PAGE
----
Buying a new home is exciting and perhaps a bit stressful. After looking at too many homes to count, you've found a great house at an acceptable price. But before you make an offer to the seller, take a deep breath and ask the Realtor® the following questions:
Why is the homeowner selling?
Is it because there's a super highway cutting through the neighborhood, or a shopping center or is there mine subsidence? Chances are, the homeowner is moving up to a larger house or moving down to a smaller house, divorce etc. If you don't ask any more questions, ask this one.
ATTENTION REAL ESTATE AGENTS:
Do your home sellers want a staggard commission? Do you get confused dealing with different commission percentages? Use theTiered Commission Calculator to easily determine the sales commission.
Most states require the seller to provide the prospective home buyer with a disclosure form that informs the home buyer of any known defects in the home or previous problems that have been corrected or not. Read the seller disclosure carefully. Does it look like an honest representation of the house, or does it appear deceptive?
Comparative market analysis (CMA)
Ask the Realtor® to prepare a comparative market analysis. The CMA is a detailed report of similar homes offered for sale, homes under contract, recently sold and listings recently expired, canceled or withdrawn. The CMA will give you a good starting point for your offer.
How old is the roof, furnace, air conditioner, electrical breaker box. What improvements, if any, have been made to the house since the seller owned the house?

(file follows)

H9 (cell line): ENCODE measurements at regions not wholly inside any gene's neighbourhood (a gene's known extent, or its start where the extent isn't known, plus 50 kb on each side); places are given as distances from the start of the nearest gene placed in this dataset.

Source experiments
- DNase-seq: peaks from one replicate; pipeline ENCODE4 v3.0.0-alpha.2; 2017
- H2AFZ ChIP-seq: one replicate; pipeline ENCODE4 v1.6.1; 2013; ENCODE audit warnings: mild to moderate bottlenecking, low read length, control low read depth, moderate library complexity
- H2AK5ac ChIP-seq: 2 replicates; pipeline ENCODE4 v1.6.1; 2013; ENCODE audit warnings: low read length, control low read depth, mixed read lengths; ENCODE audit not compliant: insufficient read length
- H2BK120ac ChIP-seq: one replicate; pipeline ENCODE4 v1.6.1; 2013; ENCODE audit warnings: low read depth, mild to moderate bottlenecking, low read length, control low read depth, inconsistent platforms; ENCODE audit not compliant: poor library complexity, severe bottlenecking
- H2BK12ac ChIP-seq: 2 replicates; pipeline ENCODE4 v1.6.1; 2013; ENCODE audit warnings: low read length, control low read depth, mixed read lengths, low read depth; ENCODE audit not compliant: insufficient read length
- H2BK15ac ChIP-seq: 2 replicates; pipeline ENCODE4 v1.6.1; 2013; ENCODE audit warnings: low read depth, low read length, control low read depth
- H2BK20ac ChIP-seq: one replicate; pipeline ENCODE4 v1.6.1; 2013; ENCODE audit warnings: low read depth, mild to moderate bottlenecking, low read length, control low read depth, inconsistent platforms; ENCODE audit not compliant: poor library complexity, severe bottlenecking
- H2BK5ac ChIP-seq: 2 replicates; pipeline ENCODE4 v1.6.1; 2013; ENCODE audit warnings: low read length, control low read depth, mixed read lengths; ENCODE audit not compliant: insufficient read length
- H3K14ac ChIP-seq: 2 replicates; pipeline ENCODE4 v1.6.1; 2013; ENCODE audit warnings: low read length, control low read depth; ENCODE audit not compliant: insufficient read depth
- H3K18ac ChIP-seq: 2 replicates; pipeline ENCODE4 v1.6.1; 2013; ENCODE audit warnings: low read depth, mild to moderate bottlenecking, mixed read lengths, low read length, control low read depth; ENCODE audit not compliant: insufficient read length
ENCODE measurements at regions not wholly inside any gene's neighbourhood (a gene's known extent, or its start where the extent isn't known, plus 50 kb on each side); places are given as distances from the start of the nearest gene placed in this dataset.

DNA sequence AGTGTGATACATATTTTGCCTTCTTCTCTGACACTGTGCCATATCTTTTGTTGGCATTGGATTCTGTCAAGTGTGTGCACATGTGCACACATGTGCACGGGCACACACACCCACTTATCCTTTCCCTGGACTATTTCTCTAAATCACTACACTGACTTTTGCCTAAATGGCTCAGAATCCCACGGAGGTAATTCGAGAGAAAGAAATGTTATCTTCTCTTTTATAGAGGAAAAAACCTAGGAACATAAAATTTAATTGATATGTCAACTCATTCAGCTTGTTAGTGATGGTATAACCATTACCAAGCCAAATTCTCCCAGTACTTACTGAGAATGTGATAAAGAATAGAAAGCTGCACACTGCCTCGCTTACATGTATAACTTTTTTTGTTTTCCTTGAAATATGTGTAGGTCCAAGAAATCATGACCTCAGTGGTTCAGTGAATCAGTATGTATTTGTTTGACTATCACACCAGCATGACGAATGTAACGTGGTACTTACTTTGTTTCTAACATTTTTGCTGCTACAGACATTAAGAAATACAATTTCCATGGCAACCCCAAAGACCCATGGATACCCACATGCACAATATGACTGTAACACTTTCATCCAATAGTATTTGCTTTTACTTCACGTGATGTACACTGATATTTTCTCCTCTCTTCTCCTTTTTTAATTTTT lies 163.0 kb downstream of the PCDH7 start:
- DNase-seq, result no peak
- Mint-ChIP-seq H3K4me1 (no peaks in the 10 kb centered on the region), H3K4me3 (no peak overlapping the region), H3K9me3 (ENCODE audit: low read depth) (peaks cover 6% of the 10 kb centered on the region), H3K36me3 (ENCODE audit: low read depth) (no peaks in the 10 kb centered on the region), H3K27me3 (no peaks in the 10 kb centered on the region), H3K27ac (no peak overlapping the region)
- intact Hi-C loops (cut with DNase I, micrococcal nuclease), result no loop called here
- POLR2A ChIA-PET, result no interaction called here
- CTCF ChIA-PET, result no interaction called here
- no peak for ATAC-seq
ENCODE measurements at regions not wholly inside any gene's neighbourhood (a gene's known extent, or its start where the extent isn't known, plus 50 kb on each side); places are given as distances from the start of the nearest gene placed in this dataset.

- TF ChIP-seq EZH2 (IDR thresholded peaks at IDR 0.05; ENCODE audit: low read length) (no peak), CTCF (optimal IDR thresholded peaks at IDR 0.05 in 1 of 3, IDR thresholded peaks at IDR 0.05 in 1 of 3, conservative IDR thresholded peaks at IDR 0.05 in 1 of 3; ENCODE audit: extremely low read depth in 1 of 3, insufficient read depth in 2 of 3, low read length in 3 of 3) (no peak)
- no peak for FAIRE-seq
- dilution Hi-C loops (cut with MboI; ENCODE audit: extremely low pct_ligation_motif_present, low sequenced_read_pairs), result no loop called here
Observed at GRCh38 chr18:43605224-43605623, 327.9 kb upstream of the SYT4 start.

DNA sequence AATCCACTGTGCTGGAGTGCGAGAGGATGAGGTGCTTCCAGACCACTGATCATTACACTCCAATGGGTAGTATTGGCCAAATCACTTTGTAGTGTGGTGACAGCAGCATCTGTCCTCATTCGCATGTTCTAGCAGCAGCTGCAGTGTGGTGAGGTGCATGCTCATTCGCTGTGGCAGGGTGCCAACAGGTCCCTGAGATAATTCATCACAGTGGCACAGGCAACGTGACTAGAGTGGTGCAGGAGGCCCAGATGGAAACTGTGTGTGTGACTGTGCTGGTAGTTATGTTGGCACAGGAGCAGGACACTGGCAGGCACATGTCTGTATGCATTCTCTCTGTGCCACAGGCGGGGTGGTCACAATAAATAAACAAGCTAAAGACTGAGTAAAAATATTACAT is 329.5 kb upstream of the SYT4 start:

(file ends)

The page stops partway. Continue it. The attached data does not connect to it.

If the house has a basement, was it freshly painted or remodeled? You have to consider the possibility that the seller is covering up a problem, like water seeping through the walls or foundation issues.
Make sure you have a home inspection from an experienced home inspector.
How long has the home been on the market?
If the house has been on the market for a long time, you have to ask the Realtor® the reason. What do other home buyers know that you're not seeing?
How much is the seller paying for homeowner's insurance?
A simple but significant issue, because the insurance premium is included in your monthly mortgage payment. If the homeowner's insurance premium is exorbitant, the lender may refuse to extend a mortgage on the property because the debt-to-income ratio is out of whack.
Does the seller have a Comprehensive Loss Underwriting Exchange (CLUE) report?
CLUE is a loss history report that contains any insurance claims on a home in the last few years. Why is a CLUE report important? A CLUE report will disclose any damage to the home, including flood damage after a storm.
Only the homeowner can request a CLUE report. The seller can obtain a free CLUE report for the home once a year from LexisNexis. The request for the CLUE report can be made online or by calling (866) 312-8076. If a C.L.U.E. report cannot be obtained before making an offer, home buyers may want to make their offer contingent upon a clean C.L.U.E. report. You might be surprised to know thatclaims made by the home seller can increase YOUR insurance rates!
Ask the Realtor® (and seller) if he or she is aware of any mine or earthquake subsistence in the area. Just a tiny bit of earth movement can wreck a foundation.
School bus stop
Where's the school bus stop? Even if you don't have kids, a school bus stop nearby can add value, and it's a good selling point.